Perforce 2000.2 Command Line User's Guide (
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Chapter 5
Perforce Basics:
Resolving File Conflicts

File conflicts can occur when two users edit and submit two versions of the same file. Conflicts can occur in a number of ways, but the situation is usually a variant of the following:

  1. Ed opens file foo for edit;

  2. Lisa opens the same file in her client for edit;

  3. Ed and Lisa both edit their client workspace versions of foo;

  4. Ed submits a changelist containing foo, and the submit succeeds;

  5. Lisa submits a changelist with her version of foo; her submit fails.

If Perforce were to accept Lisa's version into the depot, the head revision would contain none of Ed's changes. Instead, the changelist is rejected and a resolve must be performed. The resolve process allows a choice to be made: Lisa's version can be submitted in place of Ed's, Lisa's version can be dumped in favor of Ed's, a Perforce-generated merged version of both revisions can be submitted, or the Perforce-generated merged file can be edited and then submitted.

Resolving a file conflict is a two-step process: first the resolve is scheduled, then the resolve is performed. A resolve is automatically scheduled when a submit of a changelist fails because of a file conflict; the same resolve can be scheduled manually, without submitting, by syncing the head revision of a file over an opened revision within the client workspace. Resolves are always performed with p4 resolve.

Perforce also provides facilities for locking files when they are edited. This can eliminate file conflicts entirely.

RCS Format: How Perforce Stores File Revisions

Perforce uses RCS format to store its text file revisions; binary file revisions are always saved in full. If you already understand what this means, you can skip to the next section of this chapter; the remainder of this section explains how RCS format works.

Only the differences between revisions are stored

A single file might have hundreds, even thousands, of revisions. Every revision of a particular file must be retrievable, and if each revision was stored in full, disk space problems could occur: one thousand 10KB files, each with a hundred revisions, would use a gigabyte of disk space. The scheme used by most SCM systems, including Perforce, is to save only the latest revision of each file, and then store the differences between each file revision and the one previous.

As an example, suppose that a Perforce depot has three revisions of file foo. The head revision (foo#3) looks like this:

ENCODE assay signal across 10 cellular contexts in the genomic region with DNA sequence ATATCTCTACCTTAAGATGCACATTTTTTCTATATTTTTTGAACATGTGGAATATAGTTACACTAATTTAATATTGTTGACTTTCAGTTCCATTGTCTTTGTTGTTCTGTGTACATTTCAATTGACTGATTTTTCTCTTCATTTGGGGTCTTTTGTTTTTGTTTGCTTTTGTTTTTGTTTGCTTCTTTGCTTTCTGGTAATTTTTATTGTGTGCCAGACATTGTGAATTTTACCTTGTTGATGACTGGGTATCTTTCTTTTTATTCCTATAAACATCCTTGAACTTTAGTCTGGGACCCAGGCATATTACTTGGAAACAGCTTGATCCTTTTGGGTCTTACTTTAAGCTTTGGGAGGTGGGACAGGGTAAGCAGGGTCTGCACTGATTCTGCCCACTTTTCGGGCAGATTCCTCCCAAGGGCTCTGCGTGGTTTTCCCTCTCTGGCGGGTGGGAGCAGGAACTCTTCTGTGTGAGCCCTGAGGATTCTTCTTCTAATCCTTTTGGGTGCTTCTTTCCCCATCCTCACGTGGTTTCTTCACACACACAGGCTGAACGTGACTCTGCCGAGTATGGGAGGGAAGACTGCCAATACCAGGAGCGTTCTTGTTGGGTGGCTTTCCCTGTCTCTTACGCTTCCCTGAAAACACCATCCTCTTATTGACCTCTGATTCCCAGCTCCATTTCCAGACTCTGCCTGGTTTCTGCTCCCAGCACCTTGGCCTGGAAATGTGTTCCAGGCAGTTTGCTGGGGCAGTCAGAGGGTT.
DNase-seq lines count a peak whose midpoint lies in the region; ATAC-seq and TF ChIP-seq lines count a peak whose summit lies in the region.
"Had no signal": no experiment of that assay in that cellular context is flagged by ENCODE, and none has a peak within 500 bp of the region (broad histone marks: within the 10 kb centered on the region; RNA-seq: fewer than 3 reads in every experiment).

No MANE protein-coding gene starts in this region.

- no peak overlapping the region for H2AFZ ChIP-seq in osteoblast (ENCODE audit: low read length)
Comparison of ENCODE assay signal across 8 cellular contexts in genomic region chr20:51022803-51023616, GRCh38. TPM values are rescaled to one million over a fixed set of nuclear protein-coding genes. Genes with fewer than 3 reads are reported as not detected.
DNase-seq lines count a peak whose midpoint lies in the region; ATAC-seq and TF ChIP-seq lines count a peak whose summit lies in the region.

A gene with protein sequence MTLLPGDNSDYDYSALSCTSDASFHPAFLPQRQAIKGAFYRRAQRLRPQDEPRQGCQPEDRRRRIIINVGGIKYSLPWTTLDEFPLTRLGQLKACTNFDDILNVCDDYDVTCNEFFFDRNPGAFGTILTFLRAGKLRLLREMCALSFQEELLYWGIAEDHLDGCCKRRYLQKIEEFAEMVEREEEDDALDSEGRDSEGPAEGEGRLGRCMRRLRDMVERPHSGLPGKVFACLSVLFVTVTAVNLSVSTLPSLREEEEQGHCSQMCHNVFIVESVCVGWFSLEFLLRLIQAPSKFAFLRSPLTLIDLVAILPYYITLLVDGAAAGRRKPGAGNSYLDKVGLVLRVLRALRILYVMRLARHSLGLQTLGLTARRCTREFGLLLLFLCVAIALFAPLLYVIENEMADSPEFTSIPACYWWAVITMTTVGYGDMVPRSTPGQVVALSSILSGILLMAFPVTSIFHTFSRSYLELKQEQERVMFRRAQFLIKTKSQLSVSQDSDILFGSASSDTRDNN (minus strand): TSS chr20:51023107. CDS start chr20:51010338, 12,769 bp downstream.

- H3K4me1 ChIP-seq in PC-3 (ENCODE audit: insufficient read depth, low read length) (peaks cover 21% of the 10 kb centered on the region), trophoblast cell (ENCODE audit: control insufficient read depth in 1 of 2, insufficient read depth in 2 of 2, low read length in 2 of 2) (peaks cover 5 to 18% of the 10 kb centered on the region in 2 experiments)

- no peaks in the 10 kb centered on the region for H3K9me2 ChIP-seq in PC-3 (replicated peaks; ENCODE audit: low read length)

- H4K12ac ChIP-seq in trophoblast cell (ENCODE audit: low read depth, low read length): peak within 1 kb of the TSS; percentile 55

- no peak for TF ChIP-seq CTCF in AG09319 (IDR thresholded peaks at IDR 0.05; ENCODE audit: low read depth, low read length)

This is a test
of the
broadcast system

Revision two might be stored as a symbolic version of the following:

line 3 was "urgent"

And revision one might be a representation of this:

line 4 was "system"

From these partial file descriptions, any file revision can be reconstructed. The reconstructed foo#1 would read

Reconstructed foo#1:
This is a test
of the

The RCS (Revision Control System) algorithm, developed by Walter Tichy, uses a notation for implementing this system that requires very little storage space and is quite fast. In RCS terminology, it is said that the full text of the head revisions are stored, along with the reverse deltas of each previous revision.

It is interesting to note that the full text of the first revision could be stored, with the deltas leading forward through the revision history of the file, but RCS has chosen the other path: the full text of the head revision of each file is stored, with the deltas leading backwards to the first revision. This is because the head revision is accessed much more frequently than previous file revisions; if the head revision of a file had to be calculated from the deltas each time it was accessed, any SCM utilizing RCS format would run much more slowly.

Use of "diff" to determine file revision differences

RCS uses the "GNU diff" algorithm to determine the differences between two versions of the same file; p4d contains its own diff routine which is used by Perforce servers to determine file differences when storing deltas. Because Perforce's diff always determines file deltas by comparing chunks of text between newline characters, it is by default only used with text files. If a file is binary, each revision is stored in full.

Scheduling Resolves of Conflicting Files

Whenever a file revision is to be submitted that is not an edit of the file's current head revision, there will be a file conflict, and this conflict must be resolved.